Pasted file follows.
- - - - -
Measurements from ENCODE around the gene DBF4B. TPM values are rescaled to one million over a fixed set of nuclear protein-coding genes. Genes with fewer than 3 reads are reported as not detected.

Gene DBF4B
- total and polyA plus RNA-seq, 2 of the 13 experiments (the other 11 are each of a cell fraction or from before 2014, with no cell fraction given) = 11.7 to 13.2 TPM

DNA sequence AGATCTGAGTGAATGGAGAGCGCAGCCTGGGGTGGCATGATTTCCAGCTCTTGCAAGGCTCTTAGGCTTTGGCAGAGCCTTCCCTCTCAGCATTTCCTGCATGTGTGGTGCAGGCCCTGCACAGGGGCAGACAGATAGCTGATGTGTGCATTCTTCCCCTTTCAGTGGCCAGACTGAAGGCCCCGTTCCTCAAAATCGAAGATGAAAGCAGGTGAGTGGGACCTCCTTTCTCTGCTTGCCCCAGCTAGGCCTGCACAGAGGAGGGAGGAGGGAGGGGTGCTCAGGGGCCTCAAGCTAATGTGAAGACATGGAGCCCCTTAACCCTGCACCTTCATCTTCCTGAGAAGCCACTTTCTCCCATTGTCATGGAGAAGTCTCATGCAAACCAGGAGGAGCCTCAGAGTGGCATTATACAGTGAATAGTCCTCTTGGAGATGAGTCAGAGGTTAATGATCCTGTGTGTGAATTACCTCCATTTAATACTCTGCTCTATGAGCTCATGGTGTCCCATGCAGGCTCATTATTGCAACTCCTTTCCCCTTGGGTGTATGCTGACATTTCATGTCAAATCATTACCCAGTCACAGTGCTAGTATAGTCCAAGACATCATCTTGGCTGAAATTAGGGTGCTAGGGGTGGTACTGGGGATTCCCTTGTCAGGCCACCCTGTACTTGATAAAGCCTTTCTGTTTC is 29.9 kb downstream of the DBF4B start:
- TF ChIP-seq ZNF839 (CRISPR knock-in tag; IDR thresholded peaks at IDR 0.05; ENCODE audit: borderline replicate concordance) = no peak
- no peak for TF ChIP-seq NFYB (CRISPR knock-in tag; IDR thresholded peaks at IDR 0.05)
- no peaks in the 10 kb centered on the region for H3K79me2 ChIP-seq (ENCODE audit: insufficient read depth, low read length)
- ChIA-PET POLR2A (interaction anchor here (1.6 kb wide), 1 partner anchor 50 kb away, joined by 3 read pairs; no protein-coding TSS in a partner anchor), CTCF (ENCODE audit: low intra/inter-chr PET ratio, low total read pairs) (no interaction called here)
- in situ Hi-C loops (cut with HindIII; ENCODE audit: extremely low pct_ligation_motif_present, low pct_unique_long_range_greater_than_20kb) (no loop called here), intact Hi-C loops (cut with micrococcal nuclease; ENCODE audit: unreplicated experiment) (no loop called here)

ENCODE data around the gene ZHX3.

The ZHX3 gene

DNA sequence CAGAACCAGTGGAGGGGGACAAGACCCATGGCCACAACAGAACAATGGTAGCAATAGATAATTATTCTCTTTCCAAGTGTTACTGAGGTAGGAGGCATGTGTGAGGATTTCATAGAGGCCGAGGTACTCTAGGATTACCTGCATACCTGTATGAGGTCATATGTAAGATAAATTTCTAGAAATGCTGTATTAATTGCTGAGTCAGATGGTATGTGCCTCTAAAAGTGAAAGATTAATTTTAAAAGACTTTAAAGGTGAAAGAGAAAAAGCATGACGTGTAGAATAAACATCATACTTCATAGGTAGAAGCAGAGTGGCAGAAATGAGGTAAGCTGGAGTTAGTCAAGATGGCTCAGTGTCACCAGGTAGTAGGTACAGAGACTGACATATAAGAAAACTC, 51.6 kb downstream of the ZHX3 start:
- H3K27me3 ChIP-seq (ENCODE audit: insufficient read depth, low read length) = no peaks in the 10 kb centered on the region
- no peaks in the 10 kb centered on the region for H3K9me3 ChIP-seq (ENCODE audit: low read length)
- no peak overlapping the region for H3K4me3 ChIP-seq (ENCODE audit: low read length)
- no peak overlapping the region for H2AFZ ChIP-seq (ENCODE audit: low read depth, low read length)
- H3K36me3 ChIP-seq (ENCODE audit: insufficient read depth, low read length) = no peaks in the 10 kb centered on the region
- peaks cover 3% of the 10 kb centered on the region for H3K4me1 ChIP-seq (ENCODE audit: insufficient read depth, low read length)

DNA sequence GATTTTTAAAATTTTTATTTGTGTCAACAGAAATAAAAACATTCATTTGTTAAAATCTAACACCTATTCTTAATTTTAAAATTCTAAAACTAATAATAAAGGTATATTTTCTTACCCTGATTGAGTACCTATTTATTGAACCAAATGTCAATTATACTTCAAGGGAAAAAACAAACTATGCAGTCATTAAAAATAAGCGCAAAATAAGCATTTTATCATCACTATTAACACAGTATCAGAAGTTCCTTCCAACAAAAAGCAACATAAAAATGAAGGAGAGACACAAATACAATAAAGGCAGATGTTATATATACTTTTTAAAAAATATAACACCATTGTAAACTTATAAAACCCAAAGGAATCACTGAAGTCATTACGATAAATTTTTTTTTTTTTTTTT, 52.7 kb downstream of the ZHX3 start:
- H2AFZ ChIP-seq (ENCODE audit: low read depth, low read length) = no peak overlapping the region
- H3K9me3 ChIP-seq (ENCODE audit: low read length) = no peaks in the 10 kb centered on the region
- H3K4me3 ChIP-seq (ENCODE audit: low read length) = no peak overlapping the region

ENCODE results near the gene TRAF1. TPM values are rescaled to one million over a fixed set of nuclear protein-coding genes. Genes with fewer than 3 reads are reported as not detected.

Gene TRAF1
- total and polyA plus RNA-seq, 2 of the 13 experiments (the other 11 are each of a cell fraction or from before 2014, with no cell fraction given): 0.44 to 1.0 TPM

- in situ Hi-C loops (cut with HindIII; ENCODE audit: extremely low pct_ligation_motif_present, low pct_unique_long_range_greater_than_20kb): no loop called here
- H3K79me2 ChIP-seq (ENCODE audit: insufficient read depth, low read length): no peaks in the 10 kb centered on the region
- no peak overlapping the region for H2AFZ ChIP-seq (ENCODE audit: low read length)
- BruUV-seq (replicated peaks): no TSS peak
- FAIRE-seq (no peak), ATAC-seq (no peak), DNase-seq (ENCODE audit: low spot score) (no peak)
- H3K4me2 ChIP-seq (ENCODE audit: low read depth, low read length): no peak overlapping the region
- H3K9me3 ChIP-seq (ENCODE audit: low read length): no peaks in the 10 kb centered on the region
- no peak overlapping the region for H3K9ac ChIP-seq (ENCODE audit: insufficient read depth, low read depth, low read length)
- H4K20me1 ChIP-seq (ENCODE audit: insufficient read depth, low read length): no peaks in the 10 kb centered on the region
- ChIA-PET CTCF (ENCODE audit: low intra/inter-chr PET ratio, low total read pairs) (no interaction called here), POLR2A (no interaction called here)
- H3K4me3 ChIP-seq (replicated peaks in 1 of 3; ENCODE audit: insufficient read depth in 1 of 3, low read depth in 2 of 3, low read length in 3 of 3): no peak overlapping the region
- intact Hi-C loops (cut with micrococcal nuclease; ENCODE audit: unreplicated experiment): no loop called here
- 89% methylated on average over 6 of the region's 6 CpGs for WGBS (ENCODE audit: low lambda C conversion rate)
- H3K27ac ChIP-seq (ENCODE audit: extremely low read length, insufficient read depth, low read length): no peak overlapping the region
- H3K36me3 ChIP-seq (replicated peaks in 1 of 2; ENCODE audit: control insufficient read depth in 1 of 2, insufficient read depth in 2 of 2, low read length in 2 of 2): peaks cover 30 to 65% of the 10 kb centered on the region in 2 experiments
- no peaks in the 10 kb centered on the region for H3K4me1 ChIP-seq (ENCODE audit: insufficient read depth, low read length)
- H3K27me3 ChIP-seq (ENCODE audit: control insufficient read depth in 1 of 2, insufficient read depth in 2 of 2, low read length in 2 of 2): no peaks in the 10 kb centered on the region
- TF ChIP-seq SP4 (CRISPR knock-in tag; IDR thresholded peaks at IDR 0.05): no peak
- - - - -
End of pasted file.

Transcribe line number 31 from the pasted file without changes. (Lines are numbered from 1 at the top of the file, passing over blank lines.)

- H3K4me2 ChIP-seq (ENCODE audit: low read depth, low read length): no peak overlapping the region